Ken Livingstone today praised the Metropolitan Police Service for reducing overall crime in the capital between April and June 2006 by nearly 7 per cent when compared with the same period the same period last year.
Figures published today show that for the period 2005/6 64 per cent of Londoners have confidence in London’s police, up by 11 per cent on 2004/5. Residential burglary is down nearly 3 per cent, guns enabled crime down 22 per cent, violent crime down over 4 per cent and racist crime down by 5.7 per cent.
The figures also show that, for the period 2005/6, 79 per cent of victims of crime were satisfied with London’s police compared with 68 per cent for the period 2004/5.
Satisfaction levels varied between racial groups, whilst 80% of white victims of crime in London declared themselves satisfied the figure falls to only 73 per cent of black and minority ethnic victims.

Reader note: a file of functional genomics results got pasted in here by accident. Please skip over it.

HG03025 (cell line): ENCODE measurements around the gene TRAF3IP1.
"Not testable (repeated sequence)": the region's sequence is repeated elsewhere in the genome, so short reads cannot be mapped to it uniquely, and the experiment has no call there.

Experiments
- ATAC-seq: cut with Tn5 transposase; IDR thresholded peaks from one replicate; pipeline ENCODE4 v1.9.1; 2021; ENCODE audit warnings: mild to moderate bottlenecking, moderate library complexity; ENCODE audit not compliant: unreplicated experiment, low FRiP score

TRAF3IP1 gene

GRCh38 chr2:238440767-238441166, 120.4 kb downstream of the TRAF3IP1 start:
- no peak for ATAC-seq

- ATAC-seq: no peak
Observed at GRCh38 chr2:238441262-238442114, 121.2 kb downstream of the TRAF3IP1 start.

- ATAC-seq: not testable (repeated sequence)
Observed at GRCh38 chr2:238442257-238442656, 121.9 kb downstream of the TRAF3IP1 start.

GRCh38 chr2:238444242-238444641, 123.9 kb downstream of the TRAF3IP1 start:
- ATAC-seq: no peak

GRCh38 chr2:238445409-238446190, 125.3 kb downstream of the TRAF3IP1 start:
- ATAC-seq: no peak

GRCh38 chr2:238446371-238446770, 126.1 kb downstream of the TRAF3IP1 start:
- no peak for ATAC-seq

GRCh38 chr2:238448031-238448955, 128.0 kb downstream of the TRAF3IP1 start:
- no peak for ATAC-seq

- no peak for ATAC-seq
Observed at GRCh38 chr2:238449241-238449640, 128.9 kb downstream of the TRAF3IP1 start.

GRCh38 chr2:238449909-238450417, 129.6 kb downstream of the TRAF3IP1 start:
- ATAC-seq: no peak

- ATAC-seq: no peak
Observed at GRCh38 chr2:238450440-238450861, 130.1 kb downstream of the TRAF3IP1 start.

An independent MORI poll commissioned by the Mayor in April showed 52 per cent of Londoners had noticed more police in their neighbourhood in the past year. Of these Londoners, 72 per cent said the increased police presence had helped them feel safer.
Welcoming the figures Mayor of London Ken Livingstone said he wanted “to congratulate the Commissioner of the Metropolitan Police and his officers for continuing to tackle serious crime at the same time as increasing the levels of service they provide to Londoners and particularly the victims of crime.”
The Mayor added that even in “difficult” times the Police “are continuing to raise their game by listening to Londoners and what they want from their police force and they are delivering.”